No significant difference was observed in the amount of gutta-percha compared to the shaped volume (percentage value) between the GuttaFlow bioseal group and BioRoot RCS, as can also be seen from Figure 2, representing the volume averages.

These data would further be verified if the percentage of the filled volume with the shaped volume was considered. Also in this case, we can see from the graph how the samples filled with gutta-percha and cement BioRoot RCS are less filled than the canal space of the group obturated with GuttaFlow bioseal. Taking into account that the quantity of gutta-percha is almost similar in the two groups, the difference is attributable to the amount of cement.

It is not possible to explain these results exclusively referring to a different expansion of the two materials. It is known that bioceramic cements, as opposed to traditional cements, have a slight expansion during the hardening phase due to their tendency to absorb water from the environment, in particular from the dentinal tubules. Only few studies are available in the literature; however, precise data do not yet exist that allow to quantify the actual degree of expansion of each bioceramic cement.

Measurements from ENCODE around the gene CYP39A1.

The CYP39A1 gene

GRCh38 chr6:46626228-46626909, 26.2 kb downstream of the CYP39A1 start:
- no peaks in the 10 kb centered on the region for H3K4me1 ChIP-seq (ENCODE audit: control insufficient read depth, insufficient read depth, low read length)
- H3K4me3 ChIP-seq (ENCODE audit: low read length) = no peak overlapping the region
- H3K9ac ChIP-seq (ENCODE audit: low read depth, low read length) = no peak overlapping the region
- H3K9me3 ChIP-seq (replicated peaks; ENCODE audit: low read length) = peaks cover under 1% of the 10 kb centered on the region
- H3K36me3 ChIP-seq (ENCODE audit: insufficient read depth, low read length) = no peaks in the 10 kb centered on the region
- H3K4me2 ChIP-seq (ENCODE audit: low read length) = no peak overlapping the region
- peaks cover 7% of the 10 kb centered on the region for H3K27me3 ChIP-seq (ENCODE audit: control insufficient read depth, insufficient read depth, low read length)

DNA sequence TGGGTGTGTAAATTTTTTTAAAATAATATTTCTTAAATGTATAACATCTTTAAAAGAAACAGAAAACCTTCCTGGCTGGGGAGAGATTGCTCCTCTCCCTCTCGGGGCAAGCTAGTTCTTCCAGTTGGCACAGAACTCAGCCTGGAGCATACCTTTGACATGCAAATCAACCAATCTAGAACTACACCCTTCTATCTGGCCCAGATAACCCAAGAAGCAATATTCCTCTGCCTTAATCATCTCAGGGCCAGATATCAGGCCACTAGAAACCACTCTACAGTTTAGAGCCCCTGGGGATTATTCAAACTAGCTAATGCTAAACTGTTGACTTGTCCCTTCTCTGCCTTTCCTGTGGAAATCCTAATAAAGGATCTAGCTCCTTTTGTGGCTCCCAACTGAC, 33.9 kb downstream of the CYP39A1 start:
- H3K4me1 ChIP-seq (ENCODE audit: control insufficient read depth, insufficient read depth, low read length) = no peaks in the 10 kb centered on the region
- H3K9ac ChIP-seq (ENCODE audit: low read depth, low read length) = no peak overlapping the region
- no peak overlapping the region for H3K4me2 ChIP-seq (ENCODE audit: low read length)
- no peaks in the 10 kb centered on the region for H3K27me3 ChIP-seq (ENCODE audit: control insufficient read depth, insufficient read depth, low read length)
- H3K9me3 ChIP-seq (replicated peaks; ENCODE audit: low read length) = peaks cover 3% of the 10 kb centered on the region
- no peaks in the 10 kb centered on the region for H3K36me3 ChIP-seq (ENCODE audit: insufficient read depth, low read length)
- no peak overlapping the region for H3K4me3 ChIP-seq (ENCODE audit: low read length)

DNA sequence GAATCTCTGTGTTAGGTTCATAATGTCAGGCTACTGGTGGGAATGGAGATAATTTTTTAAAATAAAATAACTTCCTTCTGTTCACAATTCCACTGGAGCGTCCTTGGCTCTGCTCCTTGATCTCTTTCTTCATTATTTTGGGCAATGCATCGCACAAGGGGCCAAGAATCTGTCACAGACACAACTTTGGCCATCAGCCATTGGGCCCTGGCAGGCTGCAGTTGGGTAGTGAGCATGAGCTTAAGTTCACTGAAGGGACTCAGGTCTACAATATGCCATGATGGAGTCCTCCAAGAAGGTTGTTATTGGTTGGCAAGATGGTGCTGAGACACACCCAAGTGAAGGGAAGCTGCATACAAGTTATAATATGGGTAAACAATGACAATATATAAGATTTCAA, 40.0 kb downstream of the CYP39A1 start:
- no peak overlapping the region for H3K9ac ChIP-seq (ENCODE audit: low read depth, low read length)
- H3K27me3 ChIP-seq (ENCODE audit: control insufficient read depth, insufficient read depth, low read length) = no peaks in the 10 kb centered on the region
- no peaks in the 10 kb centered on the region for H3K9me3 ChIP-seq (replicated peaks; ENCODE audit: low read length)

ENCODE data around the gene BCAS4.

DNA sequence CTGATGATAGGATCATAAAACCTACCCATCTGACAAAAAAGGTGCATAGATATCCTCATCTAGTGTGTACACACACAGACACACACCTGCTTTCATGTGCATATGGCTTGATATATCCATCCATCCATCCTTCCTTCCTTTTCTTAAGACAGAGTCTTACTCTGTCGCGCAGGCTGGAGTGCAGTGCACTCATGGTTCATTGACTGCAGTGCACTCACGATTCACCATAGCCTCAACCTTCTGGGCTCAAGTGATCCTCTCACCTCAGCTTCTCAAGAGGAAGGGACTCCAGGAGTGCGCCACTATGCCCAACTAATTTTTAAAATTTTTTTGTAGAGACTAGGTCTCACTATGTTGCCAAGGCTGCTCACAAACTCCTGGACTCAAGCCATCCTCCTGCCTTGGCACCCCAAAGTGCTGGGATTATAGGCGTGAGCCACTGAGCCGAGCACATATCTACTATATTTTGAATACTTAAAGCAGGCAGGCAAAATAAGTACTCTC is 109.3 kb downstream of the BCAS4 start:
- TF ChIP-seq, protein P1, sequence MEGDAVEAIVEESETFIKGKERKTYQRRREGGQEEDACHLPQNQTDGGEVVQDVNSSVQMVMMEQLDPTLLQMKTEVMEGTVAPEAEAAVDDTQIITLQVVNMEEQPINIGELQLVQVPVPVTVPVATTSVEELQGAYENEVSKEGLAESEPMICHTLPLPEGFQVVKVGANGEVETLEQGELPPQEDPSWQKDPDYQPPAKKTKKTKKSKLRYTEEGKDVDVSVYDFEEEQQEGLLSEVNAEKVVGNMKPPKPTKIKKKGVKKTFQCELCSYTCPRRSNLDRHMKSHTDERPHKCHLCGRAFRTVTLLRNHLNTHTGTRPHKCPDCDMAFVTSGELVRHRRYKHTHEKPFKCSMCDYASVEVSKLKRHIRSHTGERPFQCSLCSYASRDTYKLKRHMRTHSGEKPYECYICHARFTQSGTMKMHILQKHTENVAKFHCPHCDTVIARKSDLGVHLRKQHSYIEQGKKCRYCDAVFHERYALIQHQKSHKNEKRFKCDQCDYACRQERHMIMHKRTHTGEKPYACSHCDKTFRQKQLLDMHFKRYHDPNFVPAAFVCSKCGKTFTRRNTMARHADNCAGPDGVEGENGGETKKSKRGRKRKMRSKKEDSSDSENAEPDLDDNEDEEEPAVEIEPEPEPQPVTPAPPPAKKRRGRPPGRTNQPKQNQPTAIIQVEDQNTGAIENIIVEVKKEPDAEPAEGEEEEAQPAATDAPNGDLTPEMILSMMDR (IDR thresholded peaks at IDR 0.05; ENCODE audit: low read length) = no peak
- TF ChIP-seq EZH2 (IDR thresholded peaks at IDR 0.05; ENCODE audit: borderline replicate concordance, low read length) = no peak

In Gandolfi et al. study, it was clear how the calcium silicate GuttaFlow bioseal and MTA Fillapex cements have a greater degree of water absorption compared to cements of different composition.16 However, only the data are referred to this study and the literature does not offer similar studies referring to BioRoot RCS.

Reasoning on the method used to insert the cement inside the canal seems more likely to be the actual cause of the difference in the GuttaFlow bioseal group and BioRoot RCS. In the case of GuttaFlow bioseal, the manufacturer offers a syringe containing the base and the catalyst of the cement itself. When injecting the material, the two substances are mixed at the level of the syringe nozzle, allowing the mixing also in the insertion inside the canals.